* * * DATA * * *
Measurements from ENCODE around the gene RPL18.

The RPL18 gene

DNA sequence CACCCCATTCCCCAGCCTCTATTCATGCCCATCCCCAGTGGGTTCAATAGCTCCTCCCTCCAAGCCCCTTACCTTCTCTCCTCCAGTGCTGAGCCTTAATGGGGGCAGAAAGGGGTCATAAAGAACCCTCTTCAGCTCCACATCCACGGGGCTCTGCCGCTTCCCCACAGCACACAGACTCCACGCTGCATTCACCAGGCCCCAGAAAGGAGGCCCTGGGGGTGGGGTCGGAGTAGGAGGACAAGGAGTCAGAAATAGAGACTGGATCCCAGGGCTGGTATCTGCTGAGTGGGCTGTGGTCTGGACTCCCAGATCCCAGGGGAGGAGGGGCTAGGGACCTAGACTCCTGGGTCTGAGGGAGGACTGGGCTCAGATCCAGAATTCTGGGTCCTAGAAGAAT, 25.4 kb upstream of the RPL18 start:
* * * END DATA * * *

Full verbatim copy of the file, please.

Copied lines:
Measurements from ENCODE around the gene RPL18.

The RPL18 gene

DNA sequence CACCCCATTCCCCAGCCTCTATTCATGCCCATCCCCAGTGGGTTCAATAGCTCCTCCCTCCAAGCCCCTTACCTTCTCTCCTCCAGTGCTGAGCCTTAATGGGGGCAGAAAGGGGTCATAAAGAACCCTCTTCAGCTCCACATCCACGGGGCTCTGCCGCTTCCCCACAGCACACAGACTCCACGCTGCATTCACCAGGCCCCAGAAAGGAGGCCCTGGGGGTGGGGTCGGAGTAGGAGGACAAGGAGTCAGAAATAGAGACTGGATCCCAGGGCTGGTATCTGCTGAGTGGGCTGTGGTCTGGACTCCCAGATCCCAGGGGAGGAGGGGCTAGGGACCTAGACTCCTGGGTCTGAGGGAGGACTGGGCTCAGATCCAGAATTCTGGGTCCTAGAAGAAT, 25.4 kb upstream of the RPL18 start: